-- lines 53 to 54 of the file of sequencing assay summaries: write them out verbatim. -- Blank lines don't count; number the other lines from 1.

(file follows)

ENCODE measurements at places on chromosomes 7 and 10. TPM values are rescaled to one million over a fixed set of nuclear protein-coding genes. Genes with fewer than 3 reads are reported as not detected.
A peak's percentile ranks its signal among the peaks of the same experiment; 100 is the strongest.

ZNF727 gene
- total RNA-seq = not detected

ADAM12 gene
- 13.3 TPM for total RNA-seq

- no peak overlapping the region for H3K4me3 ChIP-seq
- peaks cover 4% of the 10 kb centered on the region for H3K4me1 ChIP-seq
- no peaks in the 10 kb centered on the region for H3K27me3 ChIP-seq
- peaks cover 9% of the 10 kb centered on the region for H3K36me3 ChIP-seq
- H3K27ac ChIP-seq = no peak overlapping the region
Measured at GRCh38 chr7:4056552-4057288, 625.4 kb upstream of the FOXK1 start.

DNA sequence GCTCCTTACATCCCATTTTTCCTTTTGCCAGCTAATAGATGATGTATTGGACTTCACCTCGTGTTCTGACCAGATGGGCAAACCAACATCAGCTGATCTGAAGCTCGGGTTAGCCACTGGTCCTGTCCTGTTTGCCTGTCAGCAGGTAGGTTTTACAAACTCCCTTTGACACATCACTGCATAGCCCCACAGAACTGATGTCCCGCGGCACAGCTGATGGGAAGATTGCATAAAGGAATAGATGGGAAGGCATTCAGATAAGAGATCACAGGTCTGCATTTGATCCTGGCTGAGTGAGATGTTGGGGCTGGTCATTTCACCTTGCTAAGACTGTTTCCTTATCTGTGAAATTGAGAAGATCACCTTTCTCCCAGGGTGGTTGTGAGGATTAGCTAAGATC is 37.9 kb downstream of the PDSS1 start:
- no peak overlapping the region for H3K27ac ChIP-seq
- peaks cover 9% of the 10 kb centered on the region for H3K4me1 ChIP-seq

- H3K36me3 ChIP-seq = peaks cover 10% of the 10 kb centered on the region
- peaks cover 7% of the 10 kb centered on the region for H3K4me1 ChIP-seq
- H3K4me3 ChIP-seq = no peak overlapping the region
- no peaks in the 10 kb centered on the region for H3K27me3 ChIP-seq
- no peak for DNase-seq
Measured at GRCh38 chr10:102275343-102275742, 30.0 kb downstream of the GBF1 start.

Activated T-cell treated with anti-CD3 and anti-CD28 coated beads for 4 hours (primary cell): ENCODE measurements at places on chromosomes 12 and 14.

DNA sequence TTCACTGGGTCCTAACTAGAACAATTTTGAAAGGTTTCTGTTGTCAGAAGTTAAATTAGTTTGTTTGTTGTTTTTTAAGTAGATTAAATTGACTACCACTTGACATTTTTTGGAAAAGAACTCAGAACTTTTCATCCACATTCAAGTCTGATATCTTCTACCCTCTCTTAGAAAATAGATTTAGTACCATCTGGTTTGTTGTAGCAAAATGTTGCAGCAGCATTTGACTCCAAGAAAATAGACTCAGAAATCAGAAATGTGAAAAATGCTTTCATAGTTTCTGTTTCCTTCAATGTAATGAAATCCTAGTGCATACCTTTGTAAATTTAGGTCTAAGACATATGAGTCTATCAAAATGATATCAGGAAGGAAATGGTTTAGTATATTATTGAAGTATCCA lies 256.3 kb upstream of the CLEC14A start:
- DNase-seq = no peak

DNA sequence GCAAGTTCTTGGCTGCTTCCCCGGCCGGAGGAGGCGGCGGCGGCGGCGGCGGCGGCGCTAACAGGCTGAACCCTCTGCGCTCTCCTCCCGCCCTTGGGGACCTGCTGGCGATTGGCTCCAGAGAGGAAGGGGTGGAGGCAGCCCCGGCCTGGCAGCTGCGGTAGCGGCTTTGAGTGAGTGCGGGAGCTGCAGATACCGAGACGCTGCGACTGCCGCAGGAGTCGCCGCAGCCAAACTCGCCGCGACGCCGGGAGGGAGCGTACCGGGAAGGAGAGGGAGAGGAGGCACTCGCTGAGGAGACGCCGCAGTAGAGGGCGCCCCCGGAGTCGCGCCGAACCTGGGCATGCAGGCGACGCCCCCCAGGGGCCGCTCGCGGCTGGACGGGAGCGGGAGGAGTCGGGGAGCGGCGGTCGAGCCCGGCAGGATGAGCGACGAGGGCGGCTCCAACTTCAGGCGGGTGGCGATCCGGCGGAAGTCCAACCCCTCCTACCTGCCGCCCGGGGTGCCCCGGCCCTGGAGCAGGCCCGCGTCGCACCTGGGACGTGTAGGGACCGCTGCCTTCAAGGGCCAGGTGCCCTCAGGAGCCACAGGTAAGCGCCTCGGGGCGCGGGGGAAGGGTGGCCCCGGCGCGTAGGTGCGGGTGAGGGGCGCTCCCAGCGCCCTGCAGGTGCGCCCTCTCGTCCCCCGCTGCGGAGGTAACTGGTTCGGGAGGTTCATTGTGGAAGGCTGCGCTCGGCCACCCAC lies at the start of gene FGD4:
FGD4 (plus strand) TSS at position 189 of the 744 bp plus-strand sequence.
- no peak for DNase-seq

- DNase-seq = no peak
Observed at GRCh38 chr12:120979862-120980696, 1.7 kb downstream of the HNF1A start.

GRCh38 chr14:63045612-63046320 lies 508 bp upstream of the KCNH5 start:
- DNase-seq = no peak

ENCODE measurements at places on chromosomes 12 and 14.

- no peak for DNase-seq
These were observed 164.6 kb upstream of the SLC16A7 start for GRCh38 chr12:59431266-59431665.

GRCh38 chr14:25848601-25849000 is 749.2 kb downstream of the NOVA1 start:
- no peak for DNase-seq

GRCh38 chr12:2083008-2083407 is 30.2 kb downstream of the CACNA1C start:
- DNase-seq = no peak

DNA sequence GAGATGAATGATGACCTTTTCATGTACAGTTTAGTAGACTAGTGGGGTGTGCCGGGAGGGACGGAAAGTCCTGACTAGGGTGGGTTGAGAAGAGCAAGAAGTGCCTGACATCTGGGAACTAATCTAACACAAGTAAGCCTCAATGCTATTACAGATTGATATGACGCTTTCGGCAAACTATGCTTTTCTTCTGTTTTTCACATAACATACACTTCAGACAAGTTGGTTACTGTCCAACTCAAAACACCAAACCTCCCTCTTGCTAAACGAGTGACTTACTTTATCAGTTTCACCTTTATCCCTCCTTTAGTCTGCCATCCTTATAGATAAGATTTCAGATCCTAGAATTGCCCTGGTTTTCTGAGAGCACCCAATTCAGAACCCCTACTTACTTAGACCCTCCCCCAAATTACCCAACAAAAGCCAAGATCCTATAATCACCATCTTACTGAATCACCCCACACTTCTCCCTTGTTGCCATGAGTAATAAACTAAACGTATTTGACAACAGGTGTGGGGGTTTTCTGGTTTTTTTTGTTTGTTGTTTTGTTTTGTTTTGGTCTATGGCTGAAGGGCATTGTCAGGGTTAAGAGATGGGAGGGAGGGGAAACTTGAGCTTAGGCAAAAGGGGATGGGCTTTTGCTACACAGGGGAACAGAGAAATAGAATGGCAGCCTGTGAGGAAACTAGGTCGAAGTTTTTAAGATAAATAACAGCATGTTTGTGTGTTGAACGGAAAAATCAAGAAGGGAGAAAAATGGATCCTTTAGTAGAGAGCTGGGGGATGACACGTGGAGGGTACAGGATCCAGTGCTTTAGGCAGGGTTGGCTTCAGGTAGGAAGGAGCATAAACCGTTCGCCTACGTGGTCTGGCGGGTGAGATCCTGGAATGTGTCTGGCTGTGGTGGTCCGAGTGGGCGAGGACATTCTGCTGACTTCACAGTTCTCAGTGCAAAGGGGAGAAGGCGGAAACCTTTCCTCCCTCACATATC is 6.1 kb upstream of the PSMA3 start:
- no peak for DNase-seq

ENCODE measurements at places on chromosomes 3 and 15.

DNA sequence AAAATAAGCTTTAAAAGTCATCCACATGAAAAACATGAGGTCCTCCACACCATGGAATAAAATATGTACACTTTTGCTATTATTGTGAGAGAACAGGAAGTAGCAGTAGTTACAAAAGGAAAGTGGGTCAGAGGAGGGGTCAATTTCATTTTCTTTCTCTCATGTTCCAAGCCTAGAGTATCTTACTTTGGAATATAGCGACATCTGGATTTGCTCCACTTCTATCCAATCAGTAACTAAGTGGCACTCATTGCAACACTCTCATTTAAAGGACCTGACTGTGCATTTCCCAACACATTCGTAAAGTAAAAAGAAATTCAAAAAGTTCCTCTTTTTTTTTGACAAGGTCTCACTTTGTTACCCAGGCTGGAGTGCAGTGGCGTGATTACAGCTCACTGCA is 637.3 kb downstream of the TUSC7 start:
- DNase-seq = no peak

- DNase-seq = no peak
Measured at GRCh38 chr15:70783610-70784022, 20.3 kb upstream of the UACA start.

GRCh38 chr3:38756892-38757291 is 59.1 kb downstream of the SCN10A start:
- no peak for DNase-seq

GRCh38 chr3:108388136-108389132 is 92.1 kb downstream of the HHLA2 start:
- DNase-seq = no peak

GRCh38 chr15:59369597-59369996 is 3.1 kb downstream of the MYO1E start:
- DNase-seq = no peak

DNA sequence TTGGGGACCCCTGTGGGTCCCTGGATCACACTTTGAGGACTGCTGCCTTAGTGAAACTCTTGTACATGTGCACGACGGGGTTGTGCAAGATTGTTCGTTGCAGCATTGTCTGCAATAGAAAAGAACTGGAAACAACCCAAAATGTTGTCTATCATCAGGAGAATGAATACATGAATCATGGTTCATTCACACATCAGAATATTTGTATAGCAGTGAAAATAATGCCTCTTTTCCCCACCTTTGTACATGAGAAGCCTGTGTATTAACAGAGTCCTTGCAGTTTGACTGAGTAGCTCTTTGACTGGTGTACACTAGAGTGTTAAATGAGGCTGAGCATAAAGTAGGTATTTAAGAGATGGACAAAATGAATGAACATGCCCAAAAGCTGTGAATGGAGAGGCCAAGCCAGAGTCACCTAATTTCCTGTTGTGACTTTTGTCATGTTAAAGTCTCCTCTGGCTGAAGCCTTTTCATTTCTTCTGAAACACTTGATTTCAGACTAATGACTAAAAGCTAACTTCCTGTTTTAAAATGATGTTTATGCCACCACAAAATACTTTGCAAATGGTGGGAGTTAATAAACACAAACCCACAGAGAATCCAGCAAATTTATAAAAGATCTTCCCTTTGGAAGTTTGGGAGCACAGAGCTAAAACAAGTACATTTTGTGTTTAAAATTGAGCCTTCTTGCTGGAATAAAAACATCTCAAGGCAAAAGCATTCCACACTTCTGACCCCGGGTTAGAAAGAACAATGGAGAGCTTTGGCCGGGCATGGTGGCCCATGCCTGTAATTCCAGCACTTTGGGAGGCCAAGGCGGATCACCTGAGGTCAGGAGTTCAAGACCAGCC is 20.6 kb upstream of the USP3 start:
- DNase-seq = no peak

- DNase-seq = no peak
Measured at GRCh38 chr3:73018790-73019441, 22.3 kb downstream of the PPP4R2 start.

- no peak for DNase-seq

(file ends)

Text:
- DNase-seq = no peak

- DNase-seq = no peak